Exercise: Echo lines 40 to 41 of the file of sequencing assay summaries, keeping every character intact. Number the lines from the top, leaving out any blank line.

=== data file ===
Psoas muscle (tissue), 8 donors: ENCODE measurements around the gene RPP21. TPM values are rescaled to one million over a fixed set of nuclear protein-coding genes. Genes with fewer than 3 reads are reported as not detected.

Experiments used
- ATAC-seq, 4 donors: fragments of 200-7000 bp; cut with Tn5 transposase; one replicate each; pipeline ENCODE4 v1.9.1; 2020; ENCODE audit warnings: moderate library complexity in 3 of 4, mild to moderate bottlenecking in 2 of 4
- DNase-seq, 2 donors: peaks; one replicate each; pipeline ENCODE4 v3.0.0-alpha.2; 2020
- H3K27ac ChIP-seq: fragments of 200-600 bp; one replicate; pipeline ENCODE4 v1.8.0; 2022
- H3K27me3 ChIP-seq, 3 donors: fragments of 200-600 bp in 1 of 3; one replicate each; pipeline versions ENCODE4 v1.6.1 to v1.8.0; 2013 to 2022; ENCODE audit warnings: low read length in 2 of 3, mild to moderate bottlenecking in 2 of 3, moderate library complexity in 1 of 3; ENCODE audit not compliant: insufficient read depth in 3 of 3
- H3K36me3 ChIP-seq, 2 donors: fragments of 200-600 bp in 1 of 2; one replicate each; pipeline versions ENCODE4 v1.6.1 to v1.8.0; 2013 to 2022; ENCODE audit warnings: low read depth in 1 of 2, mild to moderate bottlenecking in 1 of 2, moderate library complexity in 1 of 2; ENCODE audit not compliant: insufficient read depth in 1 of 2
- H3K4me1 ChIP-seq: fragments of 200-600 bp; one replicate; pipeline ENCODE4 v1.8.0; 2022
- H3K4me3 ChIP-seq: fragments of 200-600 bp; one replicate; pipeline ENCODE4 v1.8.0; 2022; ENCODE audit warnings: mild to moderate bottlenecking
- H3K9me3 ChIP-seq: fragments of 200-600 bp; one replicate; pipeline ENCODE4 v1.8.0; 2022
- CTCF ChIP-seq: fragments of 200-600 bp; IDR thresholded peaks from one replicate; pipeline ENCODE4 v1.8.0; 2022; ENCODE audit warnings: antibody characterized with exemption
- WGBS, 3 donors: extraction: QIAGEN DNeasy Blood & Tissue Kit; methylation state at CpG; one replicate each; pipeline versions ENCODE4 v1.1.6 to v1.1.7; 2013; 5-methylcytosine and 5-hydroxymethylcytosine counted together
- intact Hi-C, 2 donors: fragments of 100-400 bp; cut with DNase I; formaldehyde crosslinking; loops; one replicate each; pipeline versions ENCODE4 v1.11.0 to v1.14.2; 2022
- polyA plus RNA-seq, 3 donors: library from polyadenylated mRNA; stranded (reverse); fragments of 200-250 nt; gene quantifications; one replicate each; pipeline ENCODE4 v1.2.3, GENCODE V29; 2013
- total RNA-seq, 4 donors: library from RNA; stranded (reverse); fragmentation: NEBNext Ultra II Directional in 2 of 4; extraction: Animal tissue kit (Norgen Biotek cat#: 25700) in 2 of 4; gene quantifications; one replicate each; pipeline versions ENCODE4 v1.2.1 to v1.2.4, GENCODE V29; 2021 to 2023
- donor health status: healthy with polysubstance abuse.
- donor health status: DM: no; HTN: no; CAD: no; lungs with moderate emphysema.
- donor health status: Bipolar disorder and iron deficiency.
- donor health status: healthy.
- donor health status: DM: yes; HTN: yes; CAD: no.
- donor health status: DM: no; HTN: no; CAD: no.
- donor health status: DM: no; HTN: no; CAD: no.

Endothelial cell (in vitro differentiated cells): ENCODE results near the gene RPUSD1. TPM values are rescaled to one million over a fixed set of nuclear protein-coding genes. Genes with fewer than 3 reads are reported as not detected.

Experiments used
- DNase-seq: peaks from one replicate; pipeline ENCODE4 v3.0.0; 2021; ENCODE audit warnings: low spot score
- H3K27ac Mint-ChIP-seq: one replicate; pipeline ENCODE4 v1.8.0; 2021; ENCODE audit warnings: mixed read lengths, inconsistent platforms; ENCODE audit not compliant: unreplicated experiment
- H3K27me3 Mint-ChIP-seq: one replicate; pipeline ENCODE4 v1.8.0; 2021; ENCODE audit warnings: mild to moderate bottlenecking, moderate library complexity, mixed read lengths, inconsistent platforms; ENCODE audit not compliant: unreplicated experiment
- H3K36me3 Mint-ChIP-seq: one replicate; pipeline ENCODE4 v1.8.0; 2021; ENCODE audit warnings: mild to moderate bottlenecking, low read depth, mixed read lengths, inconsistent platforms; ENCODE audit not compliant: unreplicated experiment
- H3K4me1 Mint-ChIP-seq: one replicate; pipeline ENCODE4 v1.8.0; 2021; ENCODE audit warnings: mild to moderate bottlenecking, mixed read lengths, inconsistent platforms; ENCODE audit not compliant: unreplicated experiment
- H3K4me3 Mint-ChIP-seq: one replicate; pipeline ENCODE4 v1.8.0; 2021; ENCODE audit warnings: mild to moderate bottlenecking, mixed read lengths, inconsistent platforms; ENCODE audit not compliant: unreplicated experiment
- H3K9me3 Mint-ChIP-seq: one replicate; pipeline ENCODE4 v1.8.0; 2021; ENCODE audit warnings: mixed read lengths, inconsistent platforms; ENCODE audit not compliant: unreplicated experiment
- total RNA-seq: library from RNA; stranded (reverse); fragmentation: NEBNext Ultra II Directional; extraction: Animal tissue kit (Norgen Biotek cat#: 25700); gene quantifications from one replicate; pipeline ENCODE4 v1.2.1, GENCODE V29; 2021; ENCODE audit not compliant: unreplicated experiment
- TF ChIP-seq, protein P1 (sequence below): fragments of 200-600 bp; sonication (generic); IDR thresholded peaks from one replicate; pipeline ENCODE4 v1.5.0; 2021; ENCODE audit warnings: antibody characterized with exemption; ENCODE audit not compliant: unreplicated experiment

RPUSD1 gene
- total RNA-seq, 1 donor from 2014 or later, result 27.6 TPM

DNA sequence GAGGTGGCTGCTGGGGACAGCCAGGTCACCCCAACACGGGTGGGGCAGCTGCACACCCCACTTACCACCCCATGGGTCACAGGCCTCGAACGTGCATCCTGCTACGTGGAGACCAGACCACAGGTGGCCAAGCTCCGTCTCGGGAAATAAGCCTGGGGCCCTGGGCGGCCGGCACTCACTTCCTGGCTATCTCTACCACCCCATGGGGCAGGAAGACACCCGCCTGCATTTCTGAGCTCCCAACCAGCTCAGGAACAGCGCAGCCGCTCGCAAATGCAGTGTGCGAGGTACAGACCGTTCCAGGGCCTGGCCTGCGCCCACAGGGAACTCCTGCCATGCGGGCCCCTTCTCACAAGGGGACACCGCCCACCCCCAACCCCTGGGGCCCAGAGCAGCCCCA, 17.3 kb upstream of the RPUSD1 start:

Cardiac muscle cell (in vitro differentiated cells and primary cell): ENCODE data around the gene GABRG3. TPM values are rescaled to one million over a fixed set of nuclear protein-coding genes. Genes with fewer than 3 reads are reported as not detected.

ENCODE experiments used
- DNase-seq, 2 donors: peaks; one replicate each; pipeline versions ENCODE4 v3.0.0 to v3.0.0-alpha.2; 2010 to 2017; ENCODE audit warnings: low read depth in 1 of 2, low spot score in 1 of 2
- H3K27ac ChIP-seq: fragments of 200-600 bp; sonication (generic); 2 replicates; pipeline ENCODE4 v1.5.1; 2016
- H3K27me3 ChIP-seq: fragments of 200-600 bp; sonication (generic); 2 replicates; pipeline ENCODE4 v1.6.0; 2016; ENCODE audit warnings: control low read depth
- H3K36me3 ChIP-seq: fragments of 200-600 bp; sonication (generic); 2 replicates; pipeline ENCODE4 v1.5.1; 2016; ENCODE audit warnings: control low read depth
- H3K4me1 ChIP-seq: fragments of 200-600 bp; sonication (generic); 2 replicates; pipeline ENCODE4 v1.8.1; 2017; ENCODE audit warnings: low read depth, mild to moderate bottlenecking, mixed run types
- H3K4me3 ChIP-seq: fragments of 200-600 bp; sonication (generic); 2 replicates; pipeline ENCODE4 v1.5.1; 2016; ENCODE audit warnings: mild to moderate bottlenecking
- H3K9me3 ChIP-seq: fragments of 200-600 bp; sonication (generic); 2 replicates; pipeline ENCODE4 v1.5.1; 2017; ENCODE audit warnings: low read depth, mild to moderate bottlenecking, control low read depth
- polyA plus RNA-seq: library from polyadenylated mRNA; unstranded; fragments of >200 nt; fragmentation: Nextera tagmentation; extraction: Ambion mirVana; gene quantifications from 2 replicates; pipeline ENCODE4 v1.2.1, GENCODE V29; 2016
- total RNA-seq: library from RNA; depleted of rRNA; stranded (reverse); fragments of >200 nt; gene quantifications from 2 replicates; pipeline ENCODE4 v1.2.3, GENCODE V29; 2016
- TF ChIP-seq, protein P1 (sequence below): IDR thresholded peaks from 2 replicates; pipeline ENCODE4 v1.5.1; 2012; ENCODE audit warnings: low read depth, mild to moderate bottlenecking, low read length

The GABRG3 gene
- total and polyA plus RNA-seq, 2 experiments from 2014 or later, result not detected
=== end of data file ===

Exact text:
- H3K27ac ChIP-seq: fragments of 200-600 bp; sonication (generic); 2 replicates; pipeline ENCODE4 v1.5.1; 2016
- H3K27me3 ChIP-seq: fragments of 200-600 bp; sonication (generic); 2 replicates; pipeline ENCODE4 v1.6.0; 2016; ENCODE audit warnings: control low read depth